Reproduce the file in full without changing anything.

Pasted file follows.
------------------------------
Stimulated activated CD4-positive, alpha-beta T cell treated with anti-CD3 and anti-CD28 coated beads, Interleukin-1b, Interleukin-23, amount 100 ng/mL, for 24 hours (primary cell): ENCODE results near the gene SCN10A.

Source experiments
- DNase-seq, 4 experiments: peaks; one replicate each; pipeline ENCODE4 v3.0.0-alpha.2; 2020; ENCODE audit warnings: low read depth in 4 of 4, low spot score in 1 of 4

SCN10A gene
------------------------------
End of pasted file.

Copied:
Stimulated activated CD4-positive, alpha-beta T cell treated with anti-CD3 and anti-CD28 coated beads, Interleukin-1b, Interleukin-23, amount 100 ng/mL, for 24 hours (primary cell): ENCODE results near the gene SCN10A.

Source experiments
- DNase-seq, 4 experiments: peaks; one replicate each; pipeline ENCODE4 v3.0.0-alpha.2; 2020; ENCODE audit warnings: low read depth in 4 of 4, low spot score in 1 of 4

SCN10A gene